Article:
This Deliverable aims to provide a systematic survey of the linguistic barriers arisen from the multilingual drafting of EU law, as well as from some national contexts with specific reference to the exercise of EU citizens’ economic rights.

From the latter perspective, the research will describe how a lack of a clear linguistic policy might transform the regulations of language use into barriers to the effectiveness of EU citizens’ rights. The analysis is carried out from a comparative and interdisciplinary perspective and deals with, on the one hand, the linguistic obstacles affecting the main fields of survey on economic rights chosen by the project (professionals, consumer rights and IPR) and, on the other hand, some specific linguistic barriers autonomously highlighted by national reports as particularly challenging in a given Member States.


Read the report here

Comparison of different experiences and rivalling identities and claims to citizenship elsewhere (D4.10)

Executive Summary: Lessons for the EU
1. Accommodating diversity by balancing the claims of constituent political entities and citizens
This report builds on the results of WP4 and provides a succinct summary of the deliverables D4.1 to D4.9 focussing on the lessons they contain for the European Union. The EU has followed a process that is similar to our case studies (Switzerland, Canada, Spain, Czechia, Turkey, Estonia, Croatia, Israel) yet a few things have to be borne in mind before drawing conclusions:
– There is no broad consensus on EU integration as state-building
– The time-span in which the EU has evolved is much shorter than our case studies
– The speed at which the EU has integrated is also much faster than our case studies
Our case studies reveal two fundamentally different paths of addressing diversity and delivering solutions to respond to the rivalling claims of different communities. A first path consists of emphasizing and protecting differences, while at the same time building a common set of values that encompasses all communities within the territory. This is done either by a symmetrically federal (Switzerland) or asymmetrically decentralized constitutional design of statehood (Canada, Spain). The second path consists of emphasizing and protecting unity and homogeneity, whereas at the same time trying to minimize differences. Again with different degrees of success, the Czech Republic, Croatia, Estonia, Israel and Turkey are examples from our case studies.
As for the EU, it seems that the model that comes closer to the integration process is the one that accepts and tries to protect diversity, while building a common set of values, a common identity and common political institutions. The common identity can only be a civic or political meta-identity and it needs to be embedded in a political model in which the EU is designed and perceived as the guarantee and not source of threat to the existence and identity of constituent communities. The resulting federal system must attach great value to the self-government of its constituent parts all the way down to the level of the city. By giving such top down guarantees the EU can foster bottom up support.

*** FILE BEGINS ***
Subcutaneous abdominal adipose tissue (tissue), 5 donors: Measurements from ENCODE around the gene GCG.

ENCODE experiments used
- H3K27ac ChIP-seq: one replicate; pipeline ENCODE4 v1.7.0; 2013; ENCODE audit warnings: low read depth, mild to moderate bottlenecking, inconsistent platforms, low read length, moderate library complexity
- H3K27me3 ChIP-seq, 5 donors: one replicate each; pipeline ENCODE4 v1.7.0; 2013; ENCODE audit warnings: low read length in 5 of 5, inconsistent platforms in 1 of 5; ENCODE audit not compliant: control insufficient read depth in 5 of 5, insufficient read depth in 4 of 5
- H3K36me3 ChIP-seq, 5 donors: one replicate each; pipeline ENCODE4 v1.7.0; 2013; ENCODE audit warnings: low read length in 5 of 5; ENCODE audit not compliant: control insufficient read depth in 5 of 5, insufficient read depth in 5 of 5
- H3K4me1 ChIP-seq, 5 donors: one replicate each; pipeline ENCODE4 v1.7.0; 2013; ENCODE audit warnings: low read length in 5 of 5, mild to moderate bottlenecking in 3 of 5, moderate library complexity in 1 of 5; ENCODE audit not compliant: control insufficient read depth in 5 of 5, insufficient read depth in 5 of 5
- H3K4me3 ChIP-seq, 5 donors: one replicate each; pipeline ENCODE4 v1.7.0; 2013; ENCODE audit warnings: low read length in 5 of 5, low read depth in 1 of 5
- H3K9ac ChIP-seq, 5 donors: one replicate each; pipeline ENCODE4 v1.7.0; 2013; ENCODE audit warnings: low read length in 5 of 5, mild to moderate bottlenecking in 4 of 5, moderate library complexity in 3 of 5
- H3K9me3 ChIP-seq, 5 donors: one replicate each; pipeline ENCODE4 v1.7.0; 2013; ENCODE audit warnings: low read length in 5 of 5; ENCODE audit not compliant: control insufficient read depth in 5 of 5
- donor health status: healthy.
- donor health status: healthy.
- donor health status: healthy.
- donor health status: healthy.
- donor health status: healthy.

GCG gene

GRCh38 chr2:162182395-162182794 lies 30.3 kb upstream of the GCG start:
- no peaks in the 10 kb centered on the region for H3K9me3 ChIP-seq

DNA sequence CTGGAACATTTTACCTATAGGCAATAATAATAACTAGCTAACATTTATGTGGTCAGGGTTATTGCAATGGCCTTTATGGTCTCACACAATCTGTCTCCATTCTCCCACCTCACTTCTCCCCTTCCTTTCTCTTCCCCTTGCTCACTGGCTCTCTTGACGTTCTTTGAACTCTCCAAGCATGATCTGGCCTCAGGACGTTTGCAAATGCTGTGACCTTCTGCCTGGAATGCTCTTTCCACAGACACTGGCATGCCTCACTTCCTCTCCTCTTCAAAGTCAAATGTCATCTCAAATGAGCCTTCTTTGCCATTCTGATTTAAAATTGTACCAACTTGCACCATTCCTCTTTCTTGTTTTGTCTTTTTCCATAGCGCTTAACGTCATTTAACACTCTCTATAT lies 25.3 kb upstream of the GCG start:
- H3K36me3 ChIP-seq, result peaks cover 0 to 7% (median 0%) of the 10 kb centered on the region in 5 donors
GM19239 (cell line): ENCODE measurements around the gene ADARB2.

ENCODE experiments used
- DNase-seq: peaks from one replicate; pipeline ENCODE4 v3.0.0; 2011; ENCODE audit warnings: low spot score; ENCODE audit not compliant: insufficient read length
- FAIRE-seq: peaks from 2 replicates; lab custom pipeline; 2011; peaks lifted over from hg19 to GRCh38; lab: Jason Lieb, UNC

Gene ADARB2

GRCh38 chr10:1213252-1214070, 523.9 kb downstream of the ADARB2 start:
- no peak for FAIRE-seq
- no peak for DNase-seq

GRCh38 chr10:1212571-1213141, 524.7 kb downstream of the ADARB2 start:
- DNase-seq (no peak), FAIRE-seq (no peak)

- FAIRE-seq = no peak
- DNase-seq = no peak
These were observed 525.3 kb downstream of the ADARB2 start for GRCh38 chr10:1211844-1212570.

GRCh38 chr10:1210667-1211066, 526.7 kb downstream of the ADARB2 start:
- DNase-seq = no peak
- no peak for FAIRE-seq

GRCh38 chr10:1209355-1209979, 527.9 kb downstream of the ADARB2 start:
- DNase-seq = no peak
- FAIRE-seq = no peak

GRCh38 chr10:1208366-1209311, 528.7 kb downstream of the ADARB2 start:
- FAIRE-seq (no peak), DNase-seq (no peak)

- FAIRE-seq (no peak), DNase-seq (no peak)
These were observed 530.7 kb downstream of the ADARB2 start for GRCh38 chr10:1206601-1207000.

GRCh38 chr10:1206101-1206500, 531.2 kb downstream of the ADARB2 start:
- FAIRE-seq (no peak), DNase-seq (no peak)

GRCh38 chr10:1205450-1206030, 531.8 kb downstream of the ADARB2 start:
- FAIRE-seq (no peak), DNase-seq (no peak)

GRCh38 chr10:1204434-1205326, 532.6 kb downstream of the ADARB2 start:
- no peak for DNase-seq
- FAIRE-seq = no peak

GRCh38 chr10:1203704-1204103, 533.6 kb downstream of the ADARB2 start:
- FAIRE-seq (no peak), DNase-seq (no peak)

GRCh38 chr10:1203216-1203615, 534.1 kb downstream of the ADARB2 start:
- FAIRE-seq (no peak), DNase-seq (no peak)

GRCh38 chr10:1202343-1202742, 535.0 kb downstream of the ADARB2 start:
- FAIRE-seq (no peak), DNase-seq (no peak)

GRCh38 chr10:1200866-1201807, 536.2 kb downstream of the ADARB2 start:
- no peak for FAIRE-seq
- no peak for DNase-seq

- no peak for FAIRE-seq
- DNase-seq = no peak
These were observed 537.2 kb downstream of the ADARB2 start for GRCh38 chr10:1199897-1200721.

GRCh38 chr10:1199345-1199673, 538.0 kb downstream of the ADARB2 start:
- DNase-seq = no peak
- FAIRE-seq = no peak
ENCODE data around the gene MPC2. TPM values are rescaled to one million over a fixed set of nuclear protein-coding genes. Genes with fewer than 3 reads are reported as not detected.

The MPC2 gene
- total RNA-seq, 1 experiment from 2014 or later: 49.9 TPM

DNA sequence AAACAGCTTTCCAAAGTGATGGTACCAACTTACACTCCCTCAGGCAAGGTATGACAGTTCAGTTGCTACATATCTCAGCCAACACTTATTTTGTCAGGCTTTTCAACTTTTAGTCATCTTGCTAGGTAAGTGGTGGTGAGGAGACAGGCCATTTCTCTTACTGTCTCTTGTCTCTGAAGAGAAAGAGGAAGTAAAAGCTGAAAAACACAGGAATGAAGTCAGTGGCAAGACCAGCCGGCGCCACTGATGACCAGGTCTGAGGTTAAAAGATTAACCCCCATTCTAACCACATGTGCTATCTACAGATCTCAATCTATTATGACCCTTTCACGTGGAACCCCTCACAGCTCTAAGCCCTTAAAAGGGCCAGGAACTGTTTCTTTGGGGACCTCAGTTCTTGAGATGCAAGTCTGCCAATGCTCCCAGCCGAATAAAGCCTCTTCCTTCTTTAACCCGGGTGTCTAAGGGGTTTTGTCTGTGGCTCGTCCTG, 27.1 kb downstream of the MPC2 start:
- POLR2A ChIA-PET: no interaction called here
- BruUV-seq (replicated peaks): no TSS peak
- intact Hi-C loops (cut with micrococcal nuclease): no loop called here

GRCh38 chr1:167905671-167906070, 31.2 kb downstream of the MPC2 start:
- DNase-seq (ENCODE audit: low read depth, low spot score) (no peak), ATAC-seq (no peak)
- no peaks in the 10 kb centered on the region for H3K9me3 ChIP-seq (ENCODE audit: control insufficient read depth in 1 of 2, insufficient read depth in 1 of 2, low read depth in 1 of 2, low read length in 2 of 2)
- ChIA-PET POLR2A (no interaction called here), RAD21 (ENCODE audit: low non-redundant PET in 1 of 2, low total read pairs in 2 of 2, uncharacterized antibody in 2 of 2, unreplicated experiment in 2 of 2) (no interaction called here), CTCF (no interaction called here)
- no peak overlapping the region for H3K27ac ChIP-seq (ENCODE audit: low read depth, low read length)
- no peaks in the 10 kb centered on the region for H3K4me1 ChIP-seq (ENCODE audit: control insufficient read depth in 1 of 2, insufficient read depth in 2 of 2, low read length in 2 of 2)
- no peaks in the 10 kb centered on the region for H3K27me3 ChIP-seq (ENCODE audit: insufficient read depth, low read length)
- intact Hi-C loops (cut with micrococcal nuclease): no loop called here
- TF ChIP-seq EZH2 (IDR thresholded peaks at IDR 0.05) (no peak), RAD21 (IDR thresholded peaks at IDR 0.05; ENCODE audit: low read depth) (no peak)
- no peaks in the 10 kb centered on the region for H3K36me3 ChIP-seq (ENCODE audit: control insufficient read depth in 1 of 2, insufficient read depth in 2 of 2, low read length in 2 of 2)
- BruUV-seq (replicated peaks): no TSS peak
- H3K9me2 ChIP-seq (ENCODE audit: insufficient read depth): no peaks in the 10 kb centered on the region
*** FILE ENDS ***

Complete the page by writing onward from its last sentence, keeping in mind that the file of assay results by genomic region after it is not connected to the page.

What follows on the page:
Freedom of movement is fundamental as a formal right, but it cannot be the overarching paradigm of citizenship that trumps all other collective and individual rights. Any federalist structure implies manifold formal and material barriers to movement that can sometimes only be removed at the cost of threatening self-government of the constituent parts. Two aspects are to be highlighted from our case studies in this respect: First, the Swiss case has shown that Swiss movers (equivalent to intra-EU movers) experience difficulties related to different languages and education/job systems, etc. These issues have been dealt with at the federal level. Yet overall, the Swiss state continues to promote commuting instead of moving, so that each canton can maintain autonomy in policy-making. Second, as for the outsiders (the equivalent of the non-EU migrants), Canada has applied a strong policy of control over immigration (in numbers) in coordination with the provinces, while at the same time promoting policies of non-stigmatization of immigrants.
2. Language policy at the core of multiculturalism
The EU has adopted a multicultural discourse that attempts to protect the culture of all member states, but official EU languages are determined by the nation-states as members and therefore possible internal discriminations in the nation-states are projected on to the European level. There is no apparent cultural discrimination by the EU, but languages that are not recognized as official languages by the nation-states are not official European languages, such as for instance Catalan. More recognition of the regional and municipal realities by the EU is advisable also in this respect.